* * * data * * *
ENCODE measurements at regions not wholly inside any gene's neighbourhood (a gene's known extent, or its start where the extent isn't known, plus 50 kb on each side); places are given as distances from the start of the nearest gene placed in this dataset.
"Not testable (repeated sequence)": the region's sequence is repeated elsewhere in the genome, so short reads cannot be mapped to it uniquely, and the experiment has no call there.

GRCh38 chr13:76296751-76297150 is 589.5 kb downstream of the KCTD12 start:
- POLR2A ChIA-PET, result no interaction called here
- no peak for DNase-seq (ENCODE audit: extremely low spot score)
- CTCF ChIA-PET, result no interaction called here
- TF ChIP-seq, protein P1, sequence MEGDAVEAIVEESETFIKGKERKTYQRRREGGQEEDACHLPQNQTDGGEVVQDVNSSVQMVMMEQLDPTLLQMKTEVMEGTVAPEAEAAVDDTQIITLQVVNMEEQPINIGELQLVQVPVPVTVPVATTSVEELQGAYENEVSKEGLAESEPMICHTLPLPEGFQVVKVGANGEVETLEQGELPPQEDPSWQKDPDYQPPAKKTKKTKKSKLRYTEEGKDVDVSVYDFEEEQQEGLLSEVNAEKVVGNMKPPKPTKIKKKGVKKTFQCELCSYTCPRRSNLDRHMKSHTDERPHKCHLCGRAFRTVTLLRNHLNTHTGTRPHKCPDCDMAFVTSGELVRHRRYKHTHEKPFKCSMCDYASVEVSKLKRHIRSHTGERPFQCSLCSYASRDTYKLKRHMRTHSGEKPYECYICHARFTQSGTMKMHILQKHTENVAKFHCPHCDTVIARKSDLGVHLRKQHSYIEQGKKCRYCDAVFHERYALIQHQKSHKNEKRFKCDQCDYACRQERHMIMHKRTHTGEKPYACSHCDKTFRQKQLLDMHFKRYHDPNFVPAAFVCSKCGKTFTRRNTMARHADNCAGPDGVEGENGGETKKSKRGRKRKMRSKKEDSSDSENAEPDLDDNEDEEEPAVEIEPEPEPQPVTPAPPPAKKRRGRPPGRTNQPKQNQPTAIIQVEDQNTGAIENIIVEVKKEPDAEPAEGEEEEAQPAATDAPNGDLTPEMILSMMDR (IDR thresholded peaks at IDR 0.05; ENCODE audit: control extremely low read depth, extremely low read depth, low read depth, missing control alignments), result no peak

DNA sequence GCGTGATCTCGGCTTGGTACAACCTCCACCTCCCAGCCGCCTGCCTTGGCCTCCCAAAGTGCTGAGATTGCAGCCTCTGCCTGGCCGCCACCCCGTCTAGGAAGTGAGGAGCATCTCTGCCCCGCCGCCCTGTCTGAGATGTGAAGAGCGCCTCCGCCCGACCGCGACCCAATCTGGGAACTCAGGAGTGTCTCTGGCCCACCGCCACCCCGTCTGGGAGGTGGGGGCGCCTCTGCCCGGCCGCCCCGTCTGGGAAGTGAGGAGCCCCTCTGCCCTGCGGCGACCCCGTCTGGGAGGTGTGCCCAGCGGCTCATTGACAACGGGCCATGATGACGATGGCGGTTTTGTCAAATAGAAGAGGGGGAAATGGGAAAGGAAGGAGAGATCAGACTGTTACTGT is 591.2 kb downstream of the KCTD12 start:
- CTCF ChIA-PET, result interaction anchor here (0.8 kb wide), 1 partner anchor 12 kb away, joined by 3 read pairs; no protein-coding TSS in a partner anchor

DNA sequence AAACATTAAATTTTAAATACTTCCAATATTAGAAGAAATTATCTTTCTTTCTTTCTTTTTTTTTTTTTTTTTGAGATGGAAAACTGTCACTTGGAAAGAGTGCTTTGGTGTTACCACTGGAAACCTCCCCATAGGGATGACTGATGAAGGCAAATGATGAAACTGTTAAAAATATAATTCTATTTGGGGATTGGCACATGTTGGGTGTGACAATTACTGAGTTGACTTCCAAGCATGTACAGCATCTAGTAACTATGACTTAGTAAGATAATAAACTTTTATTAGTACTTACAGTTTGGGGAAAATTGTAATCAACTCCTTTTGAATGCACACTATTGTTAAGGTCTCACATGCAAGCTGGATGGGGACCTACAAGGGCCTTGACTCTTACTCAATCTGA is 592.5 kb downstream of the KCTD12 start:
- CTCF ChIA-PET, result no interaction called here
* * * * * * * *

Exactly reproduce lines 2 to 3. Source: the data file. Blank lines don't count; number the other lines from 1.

"Not testable (repeated sequence)": the region's sequence is repeated elsewhere in the genome, so short reads cannot be mapped to it uniquely, and the experiment has no call there.

GRCh38 chr13:76296751-76297150 is 589.5 kb downstream of the KCTD12 start: